PokerStars has filed a countersuit against poker pro Gordon Vayo seeking damages worth $280,000 after the online poker player dropped his lawsuit amid claims of forgery. This is the latest in a series of new twists in relation to Vayo’s initial lawsuit against PokerStars.
PokerStars’ parent company Rational Entertainment Enterprises Limited (REEL) stated in its filing, that a third party gave them a tip on the alleged forger Vayo hired to make a fraudulent demand for payment.
Vayo’s Lawsuit vs. PokerStars
Vayo took part in the  $1,050 Stars Spring Championship of Online Poker (SCOOP) event in 2017 which was sponsored by PokerStars.  and won, but the poker website withheld his prize money which was nearly $700,000 prize after declaring that the online player was in the United States and used a VPN when he played the event – a breach of the website’s Terms of Service. PokerStars does not allow players to play from the US except New Jersey which has a separate site.
In his complaint, Vayo claimed he could show ‘uncontroverted’ evidence that would prove he was in Canada for the whole duration of the event.
Vayo Forged His Evidence
However, REEL claimed a third party contacted them to reveal that Vayo actually hired a forger to doctor some of his evidence. The forger made some changes to Vayo’s ATM transactions to make it appear he was transacting with banks in Canada. Vayo also used the wrong USD-CAD exchange rates and surcharge amounts.
On October 14, REEL confronted Vayo about the discovery, afterwhich he filed a notice saying he was voluntarily dismissing all his claims against REEL. It was also revealed that Vayo’s counsel, Gregory A. Fayer of the Los Angeles law firm Fayer Gibson LLP, resigned two weeks later. He was then replaced by William A. Bowen, from a Californian law firm.
REEL said it tried to contact Vayo’s new representation for a number of inquiries but the new counsel did not respond. This prompted REEL to file a motion seeking legal costs.
REEL Files Motion
After a series of unanswered inquiries, REEL filed a motion on November 12 detailing the exact turn of events. The company is seeking damages amounting to $280,000 from Vayo.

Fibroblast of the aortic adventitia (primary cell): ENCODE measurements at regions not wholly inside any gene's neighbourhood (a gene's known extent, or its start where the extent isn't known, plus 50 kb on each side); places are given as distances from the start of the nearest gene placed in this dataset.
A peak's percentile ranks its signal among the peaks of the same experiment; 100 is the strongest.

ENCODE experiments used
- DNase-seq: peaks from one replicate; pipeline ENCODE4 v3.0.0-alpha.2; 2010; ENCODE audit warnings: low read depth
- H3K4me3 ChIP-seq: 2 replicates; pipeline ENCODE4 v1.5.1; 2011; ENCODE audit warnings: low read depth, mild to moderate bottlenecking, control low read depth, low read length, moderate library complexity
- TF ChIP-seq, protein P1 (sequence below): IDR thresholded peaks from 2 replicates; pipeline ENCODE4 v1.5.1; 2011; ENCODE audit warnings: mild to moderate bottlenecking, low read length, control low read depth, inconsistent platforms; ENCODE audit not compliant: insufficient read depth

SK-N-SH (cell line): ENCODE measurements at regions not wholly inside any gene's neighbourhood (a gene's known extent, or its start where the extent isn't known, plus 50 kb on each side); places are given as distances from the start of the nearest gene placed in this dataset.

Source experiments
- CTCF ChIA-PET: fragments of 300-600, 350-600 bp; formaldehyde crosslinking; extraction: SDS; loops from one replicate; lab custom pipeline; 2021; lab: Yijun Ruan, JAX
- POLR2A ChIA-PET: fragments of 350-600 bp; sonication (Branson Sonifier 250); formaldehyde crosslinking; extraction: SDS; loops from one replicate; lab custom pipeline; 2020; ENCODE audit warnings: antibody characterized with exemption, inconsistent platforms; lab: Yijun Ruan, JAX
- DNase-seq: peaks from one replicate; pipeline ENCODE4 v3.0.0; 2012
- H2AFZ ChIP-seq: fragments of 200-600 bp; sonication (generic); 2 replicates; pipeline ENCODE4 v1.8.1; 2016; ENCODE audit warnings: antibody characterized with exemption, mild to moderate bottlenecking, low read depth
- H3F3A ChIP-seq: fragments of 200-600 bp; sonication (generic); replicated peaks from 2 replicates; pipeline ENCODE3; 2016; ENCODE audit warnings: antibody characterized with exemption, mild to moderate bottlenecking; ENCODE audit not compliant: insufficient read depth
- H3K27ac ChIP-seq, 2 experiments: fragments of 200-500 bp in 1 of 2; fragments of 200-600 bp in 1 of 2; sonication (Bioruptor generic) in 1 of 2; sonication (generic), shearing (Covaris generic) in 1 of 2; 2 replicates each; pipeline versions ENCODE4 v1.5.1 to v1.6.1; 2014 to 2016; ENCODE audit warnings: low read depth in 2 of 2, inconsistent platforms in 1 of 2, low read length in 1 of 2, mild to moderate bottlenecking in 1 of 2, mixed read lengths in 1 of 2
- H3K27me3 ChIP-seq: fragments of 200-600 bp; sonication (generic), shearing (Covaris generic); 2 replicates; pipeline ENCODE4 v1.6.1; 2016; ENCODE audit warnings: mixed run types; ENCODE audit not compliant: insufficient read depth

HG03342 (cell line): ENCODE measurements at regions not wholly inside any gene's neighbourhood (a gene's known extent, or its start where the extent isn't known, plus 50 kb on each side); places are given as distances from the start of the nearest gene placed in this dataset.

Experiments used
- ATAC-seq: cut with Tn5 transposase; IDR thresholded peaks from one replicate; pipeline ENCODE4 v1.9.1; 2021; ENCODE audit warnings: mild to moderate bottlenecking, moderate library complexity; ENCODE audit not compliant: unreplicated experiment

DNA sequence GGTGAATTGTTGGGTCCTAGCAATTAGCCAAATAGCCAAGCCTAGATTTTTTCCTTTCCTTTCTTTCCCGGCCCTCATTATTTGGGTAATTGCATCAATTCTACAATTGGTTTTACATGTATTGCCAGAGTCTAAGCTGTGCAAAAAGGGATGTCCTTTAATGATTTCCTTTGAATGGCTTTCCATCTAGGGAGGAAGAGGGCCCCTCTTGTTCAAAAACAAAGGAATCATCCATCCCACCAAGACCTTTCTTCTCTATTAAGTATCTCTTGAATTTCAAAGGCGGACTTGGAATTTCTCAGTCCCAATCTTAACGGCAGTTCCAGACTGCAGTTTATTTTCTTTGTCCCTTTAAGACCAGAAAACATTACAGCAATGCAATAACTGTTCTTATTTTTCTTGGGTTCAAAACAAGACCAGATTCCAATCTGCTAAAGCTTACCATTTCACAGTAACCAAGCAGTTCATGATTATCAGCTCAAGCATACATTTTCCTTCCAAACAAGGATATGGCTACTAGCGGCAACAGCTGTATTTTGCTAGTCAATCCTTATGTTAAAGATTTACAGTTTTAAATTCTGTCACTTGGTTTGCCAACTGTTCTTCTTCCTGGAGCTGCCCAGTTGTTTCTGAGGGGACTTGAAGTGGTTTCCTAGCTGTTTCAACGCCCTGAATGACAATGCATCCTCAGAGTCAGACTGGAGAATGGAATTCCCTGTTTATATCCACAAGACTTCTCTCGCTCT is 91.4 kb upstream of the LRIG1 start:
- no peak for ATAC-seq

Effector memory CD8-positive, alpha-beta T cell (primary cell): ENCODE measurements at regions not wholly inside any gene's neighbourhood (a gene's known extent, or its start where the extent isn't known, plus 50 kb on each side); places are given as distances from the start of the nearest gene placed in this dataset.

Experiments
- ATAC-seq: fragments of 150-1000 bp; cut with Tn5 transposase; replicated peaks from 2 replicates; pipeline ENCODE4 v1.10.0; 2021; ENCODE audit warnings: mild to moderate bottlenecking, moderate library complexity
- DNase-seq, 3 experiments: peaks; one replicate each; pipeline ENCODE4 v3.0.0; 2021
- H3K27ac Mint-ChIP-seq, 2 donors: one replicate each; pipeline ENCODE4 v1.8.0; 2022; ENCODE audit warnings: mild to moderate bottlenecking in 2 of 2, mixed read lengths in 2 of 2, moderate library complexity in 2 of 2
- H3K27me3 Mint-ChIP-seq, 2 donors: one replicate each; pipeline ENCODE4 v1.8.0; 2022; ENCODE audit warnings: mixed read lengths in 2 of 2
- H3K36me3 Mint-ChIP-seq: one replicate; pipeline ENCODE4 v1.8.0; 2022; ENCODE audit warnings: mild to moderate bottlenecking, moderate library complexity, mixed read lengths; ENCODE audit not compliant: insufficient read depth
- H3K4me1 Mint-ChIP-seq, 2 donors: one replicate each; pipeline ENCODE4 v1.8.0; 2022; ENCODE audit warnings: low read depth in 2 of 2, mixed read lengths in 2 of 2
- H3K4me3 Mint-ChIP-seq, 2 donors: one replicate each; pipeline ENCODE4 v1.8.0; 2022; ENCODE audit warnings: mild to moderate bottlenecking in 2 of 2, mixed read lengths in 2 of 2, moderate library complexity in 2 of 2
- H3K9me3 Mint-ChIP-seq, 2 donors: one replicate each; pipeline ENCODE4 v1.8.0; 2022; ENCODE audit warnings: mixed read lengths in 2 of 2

The discovery was made when a third party got in touch with REEL to divulge that Vayo employed a forger to make the false impression that he was playing from Canada during the SCOOP event. This would enable him to fraudulently claim payment from REEL. The company investigated and eventually confirmed Vayo’s evidence was fake.
The third party said he had talked directly with the forger who confided that Vayo had indeed hired him to establish a VPN so Vayo could take part in the tournament using REEL’s website in California while making everyone believe that he was in Canada. The forger said Vayo sent him documents from Bell Canada and First Republic Bank which the forger doctored to make it appear like Vayo was in Canada when he played the tournament.
The original documents were provided by the forger to the third party who knew and confirmed that the statements were from First Republic Bank and Bell Canada. The forger used Vayo’s original bank statements showing a list of transactions made in California and then swapped them for Canada-based transactions. The forger also altered a number of digits.
REEL immediately confronted the poker player about the discovery on a Friday evening.  The lawyer representing Vayo claimed he had no particular knowledge that the documents were forged and that he would ask his client about them. The counsel refused to speak any further as the crime-fraud exception could apply if the documents were indeed doctored.
On Sunday evening, Vayo notified that he was dropping all his claims against REEL. His lawyer subsequently resigned. REEL made several attempts to meet and try to resolve the matter with Vayo’s new counsel, but all requests had been ignored. Vayo also did not say a thing about the forgery allegations.
In its filing, REEL presented both the original and the altered documents which clearly showed the forgery involved. As of this writing, Vayo has remained silent on the fraud allegations.

This site is registered on wpml.org as a development site.